TGS 06: Gekitou! Robot Fight Hands-On

We go head-to-head with a low-tech pugilistic robot as we check out D3's upcoming fighter.

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TOKYO--Earlier today, during a visit to D3's Tokyo Game Show booth, we couldn't resist checking out one of the latest titles in the Simple 2000 budget games series: The Robot Tsuku Rouze! - Gekitou! Robot Fight. We were drawn to the game because, as we were walking by, we saw two extremely low-tech robots doing battle in a pugilistic fashion, and in a city where images of giant mechs and Gundams feel like they're around every corner, it was a welcome change.

When our turn came to get our hands on Gekitou! Robot Fight we were disappointed to find that the game isn't just about fighting robots; the game also boasts a bunch of human characters who insist upon having lengthy conversations with each other, particularly in the portion of the game at which our session got underway. Fortunately, one of the many gracious D3 booth attendants spotted us despondently clicking through the conversations and asked if, by any chance, we were hoping to fight with some robots. An enthusiastic nod of the head and a minute or so later, we were controlling a blue robot facing off against a yellow robot on a raised platform in what appeared to be a laboratory.

The robots in Gekitou! Robot Fight handle every bit as well as you'd expect a robot constructed from old kitchen utensils and vacuum-cleaner innards to. The left analog stick was used to move forward and backward and to turn on the spot, while the right stick was used to sidestep. Our opponent performed cartwheels in an attempt to outmaneuver us from time to time, but we never figured out how to make ours do anything like that.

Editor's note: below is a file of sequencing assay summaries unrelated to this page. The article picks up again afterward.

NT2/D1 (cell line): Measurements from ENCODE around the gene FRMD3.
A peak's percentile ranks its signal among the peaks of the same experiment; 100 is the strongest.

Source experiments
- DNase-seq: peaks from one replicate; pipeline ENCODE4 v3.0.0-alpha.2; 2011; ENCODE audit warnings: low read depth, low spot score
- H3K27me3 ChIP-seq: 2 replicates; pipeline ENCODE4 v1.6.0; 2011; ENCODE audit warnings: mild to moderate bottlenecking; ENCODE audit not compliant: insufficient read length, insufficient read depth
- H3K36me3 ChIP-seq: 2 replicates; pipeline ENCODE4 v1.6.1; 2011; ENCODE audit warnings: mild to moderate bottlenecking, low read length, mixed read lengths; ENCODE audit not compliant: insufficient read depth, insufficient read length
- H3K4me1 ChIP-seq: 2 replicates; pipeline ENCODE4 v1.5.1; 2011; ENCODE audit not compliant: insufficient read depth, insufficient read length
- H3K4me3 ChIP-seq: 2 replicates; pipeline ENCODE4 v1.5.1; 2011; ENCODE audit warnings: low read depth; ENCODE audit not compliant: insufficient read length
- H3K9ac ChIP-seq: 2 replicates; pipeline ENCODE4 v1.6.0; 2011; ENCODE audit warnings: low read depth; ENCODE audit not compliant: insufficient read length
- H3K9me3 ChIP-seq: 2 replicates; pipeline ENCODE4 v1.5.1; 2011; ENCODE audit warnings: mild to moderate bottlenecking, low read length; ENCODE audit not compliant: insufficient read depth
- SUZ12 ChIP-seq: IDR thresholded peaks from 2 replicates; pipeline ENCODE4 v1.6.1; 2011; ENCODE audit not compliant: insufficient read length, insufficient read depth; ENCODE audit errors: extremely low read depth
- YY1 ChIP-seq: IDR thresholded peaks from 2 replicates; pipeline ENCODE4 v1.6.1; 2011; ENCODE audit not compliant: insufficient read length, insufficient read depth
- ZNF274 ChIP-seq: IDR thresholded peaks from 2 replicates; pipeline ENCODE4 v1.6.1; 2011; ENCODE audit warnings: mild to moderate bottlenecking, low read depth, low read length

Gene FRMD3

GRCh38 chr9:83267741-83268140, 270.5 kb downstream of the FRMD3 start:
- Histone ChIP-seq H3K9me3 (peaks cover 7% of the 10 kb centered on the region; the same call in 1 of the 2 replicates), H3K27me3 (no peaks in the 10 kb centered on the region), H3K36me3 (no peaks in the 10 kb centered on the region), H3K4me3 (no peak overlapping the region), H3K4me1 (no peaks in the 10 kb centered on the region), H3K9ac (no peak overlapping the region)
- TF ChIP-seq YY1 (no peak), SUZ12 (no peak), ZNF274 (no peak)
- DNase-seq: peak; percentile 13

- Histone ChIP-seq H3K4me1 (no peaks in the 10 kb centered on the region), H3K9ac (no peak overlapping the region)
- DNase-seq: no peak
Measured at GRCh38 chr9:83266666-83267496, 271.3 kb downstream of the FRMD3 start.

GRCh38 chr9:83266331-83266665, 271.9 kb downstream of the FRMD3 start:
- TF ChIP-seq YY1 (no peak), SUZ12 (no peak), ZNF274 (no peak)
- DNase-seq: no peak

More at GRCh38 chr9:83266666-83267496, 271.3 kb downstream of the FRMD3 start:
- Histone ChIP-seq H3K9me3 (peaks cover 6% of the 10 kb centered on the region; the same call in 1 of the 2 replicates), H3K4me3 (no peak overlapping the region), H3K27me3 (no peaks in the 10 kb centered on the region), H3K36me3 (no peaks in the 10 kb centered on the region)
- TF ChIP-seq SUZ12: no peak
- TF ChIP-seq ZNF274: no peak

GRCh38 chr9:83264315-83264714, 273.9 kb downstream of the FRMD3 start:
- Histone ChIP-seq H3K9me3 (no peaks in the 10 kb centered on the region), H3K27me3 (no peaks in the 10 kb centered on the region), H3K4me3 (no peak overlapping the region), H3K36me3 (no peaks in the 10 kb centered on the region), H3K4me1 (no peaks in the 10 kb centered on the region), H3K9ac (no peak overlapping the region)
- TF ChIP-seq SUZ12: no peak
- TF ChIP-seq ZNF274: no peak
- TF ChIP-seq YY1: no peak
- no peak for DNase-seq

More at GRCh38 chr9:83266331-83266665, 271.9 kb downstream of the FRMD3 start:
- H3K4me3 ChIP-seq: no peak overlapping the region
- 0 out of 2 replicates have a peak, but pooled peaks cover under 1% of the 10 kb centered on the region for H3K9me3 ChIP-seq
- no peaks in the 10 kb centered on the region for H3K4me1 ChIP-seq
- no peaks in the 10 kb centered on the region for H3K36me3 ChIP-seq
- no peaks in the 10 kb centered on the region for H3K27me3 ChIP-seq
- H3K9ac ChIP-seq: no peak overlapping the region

We were able to throw left and right punches using the L1 and R1 shoulder buttons respectively, while harder but slower punches were controlled using the L2 and R2 buttons. Holding down two buttons simultaneously had some occasionally interesting results (such as our robot outstretching both of its arms and then spinning around), but none of the controller's four face buttons appeared to serve any function.

Our battle was contested over five rounds in a first-to-three format, with two of our wins coming by way of knockout and the last coming through a ring-out. The game's pacing was slow, the controls were unresponsive, and the visuals were anything but pleasing. There was something strangely charming about Gekitou! Robot Fight, but don't get too excited, because the odds of this one ever being released outside of Japan are practically zero.

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